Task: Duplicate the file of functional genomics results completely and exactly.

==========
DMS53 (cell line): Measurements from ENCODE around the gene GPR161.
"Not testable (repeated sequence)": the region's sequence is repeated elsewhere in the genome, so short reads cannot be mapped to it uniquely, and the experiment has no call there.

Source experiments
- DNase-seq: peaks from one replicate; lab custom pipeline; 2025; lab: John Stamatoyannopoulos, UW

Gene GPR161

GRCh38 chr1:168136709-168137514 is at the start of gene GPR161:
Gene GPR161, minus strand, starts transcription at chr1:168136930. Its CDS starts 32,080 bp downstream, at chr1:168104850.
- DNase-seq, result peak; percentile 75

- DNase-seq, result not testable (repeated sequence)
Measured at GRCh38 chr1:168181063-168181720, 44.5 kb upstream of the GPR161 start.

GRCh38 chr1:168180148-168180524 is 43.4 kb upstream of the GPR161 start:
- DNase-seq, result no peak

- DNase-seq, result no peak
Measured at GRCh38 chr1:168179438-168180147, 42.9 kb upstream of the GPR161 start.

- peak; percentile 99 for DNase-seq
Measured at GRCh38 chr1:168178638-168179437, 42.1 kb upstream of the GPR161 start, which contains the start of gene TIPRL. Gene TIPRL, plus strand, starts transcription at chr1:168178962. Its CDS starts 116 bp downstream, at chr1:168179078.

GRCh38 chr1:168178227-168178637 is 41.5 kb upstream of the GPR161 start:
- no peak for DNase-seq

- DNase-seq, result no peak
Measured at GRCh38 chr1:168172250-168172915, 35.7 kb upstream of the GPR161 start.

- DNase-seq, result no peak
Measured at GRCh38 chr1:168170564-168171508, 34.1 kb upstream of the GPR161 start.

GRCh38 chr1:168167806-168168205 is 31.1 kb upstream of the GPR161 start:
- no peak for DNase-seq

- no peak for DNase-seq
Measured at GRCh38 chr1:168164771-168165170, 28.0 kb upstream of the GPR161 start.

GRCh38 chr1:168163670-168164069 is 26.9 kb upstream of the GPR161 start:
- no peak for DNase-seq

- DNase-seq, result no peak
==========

DMS53 (cell line): Measurements from ENCODE around the gene GPR161.
"Not testable (repeated sequence)": the region's sequence is repeated elsewhere in the genome, so short reads cannot be mapped to it uniquely, and the experiment has no call there.

Source experiments
- DNase-seq: peaks from one replicate; lab custom pipeline; 2025; lab: John Stamatoyannopoulos, UW

Gene GPR161

GRCh38 chr1:168136709-168137514 is at the start of gene GPR161:
Gene GPR161, minus strand, starts transcription at chr1:168136930. Its CDS starts 32,080 bp downstream, at chr1:168104850.
- DNase-seq, result peak; percentile 75

- DNase-seq, result not testable (repeated sequence)
Measured at GRCh38 chr1:168181063-168181720, 44.5 kb upstream of the GPR161 start.

GRCh38 chr1:168180148-168180524 is 43.4 kb upstream of the GPR161 start:
- DNase-seq, result no peak

- DNase-seq, result no peak
Measured at GRCh38 chr1:168179438-168180147, 42.9 kb upstream of the GPR161 start.

- peak; percentile 99 for DNase-seq
Measured at GRCh38 chr1:168178638-168179437, 42.1 kb upstream of the GPR161 start, which contains the start of gene TIPRL. Gene TIPRL, plus strand, starts transcription at chr1:168178962. Its CDS starts 116 bp downstream, at chr1:168179078.

GRCh38 chr1:168178227-168178637 is 41.5 kb upstream of the GPR161 start:
- no peak for DNase-seq

- DNase-seq, result no peak
Measured at GRCh38 chr1:168172250-168172915, 35.7 kb upstream of the GPR161 start.

- DNase-seq, result no peak
Measured at GRCh38 chr1:168170564-168171508, 34.1 kb upstream of the GPR161 start.

GRCh38 chr1:168167806-168168205 is 31.1 kb upstream of the GPR161 start:
- no peak for DNase-seq

- no peak for DNase-seq
Measured at GRCh38 chr1:168164771-168165170, 28.0 kb upstream of the GPR161 start.

GRCh38 chr1:168163670-168164069 is 26.9 kb upstream of the GPR161 start:
- no peak for DNase-seq

- DNase-seq, result no peak